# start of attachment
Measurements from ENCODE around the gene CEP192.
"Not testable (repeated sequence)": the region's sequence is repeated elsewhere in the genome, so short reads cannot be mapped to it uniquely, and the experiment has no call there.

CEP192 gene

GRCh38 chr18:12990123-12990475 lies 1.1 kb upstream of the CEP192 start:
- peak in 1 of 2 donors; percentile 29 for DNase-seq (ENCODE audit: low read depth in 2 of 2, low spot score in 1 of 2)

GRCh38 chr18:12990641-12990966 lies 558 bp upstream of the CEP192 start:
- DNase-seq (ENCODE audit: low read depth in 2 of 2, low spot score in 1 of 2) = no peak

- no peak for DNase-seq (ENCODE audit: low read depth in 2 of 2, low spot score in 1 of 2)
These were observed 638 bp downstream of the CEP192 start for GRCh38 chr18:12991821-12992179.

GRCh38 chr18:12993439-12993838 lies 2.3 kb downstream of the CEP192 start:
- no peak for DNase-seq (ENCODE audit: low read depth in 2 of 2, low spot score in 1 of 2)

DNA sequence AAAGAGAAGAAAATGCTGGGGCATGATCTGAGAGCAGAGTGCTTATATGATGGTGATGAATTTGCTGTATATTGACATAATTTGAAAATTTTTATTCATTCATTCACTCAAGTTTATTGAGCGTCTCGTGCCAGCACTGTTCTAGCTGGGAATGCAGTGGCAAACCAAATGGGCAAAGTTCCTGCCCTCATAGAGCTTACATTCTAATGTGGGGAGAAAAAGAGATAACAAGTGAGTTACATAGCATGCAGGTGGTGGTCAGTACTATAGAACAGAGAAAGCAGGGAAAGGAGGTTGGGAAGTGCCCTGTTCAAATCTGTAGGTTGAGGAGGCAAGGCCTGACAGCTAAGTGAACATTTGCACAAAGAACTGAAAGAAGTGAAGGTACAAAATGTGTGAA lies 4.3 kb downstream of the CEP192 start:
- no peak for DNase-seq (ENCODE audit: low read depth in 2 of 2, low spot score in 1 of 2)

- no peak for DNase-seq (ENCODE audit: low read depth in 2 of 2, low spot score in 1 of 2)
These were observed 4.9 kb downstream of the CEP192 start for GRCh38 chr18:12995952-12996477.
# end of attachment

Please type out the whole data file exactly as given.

Measurements from ENCODE around the gene CEP192.
"Not testable (repeated sequence)": the region's sequence is repeated elsewhere in the genome, so short reads cannot be mapped to it uniquely, and the experiment has no call there.

CEP192 gene

GRCh38 chr18:12990123-12990475 lies 1.1 kb upstream of the CEP192 start:
- peak in 1 of 2 donors; percentile 29 for DNase-seq (ENCODE audit: low read depth in 2 of 2, low spot score in 1 of 2)

GRCh38 chr18:12990641-12990966 lies 558 bp upstream of the CEP192 start:
- DNase-seq (ENCODE audit: low read depth in 2 of 2, low spot score in 1 of 2) = no peak

- no peak for DNase-seq (ENCODE audit: low read depth in 2 of 2, low spot score in 1 of 2)
These were observed 638 bp downstream of the CEP192 start for GRCh38 chr18:12991821-12992179.

GRCh38 chr18:12993439-12993838 lies 2.3 kb downstream of the CEP192 start:
- no peak for DNase-seq (ENCODE audit: low read depth in 2 of 2, low spot score in 1 of 2)

DNA sequence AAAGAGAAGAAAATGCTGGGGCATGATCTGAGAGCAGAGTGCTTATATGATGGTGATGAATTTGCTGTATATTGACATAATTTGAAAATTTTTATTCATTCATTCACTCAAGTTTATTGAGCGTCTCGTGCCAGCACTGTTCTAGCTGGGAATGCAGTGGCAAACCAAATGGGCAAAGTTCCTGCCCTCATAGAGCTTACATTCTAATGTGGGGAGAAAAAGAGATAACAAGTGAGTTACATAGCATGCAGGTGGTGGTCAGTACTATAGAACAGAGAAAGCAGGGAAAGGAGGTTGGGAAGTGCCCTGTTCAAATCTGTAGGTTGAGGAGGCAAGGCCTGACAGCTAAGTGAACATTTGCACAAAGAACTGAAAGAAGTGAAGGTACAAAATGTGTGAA lies 4.3 kb downstream of the CEP192 start:
- no peak for DNase-seq (ENCODE audit: low read depth in 2 of 2, low spot score in 1 of 2)

- no peak for DNase-seq (ENCODE audit: low read depth in 2 of 2, low spot score in 1 of 2)
These were observed 4.9 kb downstream of the CEP192 start for GRCh38 chr18:12995952-12996477.